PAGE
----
Wilsons Promontory – affectionately known as The Prom – is home to traditional owners the Gunaikurnai and it’s the kind of place that gets under your skin and becomes a part of your family’s folklore.
It happened to much-loved author and former Australian Children’s Laureate Alison Lester. She was born and raised on a cattle farm overlooking the Prom in nearby Foster. “When I was a kid I thought it was mine,” she says. “Because when I was really small my father and uncle used to lease the southern part of the Prom to run cattle on. There’s a very strong family connection there.”
These days the award-winning creator of classics such as Magic Beach, Are We There Yet? and Noni The Pony lives in Nar Nar Goon North, but she has inherited a patch of the old farm where she regularly catches up with her three children, their partners and seven grandchildren. Four years ago Alison opened a bookshop in Fish Creek, just north of the Prom. It’s been a great success, and last year she convinced friend and fellow children’s book author Roland Harvey to set up shop too.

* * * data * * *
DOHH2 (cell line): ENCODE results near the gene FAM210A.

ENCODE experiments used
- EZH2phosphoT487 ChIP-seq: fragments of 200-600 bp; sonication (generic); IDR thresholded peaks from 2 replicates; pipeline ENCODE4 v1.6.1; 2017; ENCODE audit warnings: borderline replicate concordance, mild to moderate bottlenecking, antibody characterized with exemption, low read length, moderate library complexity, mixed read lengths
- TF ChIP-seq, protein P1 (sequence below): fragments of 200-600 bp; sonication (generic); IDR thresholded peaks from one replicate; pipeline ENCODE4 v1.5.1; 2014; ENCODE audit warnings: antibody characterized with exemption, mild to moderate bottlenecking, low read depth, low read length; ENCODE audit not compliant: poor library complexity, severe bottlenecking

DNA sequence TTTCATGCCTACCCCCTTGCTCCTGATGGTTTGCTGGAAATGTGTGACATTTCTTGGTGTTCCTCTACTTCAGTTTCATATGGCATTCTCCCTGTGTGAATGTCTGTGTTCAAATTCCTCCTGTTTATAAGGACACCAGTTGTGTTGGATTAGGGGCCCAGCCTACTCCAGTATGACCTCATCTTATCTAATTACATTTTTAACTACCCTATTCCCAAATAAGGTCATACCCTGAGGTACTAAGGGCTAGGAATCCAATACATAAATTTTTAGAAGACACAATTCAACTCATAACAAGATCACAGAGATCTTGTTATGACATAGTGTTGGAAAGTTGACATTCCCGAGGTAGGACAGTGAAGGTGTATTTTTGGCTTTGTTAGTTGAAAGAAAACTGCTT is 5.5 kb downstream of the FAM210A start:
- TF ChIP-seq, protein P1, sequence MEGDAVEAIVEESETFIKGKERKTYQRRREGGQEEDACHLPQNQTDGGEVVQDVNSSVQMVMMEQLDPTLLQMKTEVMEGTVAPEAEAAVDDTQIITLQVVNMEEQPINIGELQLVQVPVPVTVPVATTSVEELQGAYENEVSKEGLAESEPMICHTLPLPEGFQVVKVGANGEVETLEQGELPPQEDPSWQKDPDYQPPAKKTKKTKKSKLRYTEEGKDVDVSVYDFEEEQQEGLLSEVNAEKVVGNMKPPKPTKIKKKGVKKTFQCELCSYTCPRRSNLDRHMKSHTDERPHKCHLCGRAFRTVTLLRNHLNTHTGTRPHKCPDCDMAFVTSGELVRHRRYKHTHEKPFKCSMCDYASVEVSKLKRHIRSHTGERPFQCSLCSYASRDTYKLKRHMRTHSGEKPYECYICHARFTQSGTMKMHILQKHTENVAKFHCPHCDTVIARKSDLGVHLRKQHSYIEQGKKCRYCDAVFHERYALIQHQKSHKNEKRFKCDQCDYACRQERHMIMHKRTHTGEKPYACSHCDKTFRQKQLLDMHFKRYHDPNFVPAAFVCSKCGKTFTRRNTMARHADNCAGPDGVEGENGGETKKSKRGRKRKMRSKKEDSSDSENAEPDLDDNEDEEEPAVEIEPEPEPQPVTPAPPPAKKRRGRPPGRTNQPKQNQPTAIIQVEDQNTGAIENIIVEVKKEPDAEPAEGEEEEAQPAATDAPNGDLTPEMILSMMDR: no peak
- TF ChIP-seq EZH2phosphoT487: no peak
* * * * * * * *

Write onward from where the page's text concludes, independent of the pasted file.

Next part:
Roland, an author of award-winning picture books including My Place In Space, Islands In My Garden and On The River, already had a connection with the Prom. His family had a timeshare plot of land near Yanakie in the 1980s. “We had 10 acres looking out over the water and we used to just camp on it,” he says from his kitchen in Falls Road, in the centre of town. “We loved it and got to know Sandy Point and the Prom, of course.”
The arrival of Alison and Roland strengthens an established creative arts scene, which includes contemporary art gallery Gecko Studio, Andrew McPherson’s Ride the Wild Goat gallery and workshop, and the exquisite botanical art of Celia Rosser.
Nearby towns such as Meeniyan are attracting visitors too, with good food (such as Trulli Woodfire Pizzeria), great op shops and free wifi for tourists. Pubs such as the art deco-styled Fish Creek Hotel, laconically draped with a giant mullet, offer a cosy fireplace in cooler months and decent food all year round. Known by most simply as the Fishy Pub, it’s been a meeting place for locals since 1939.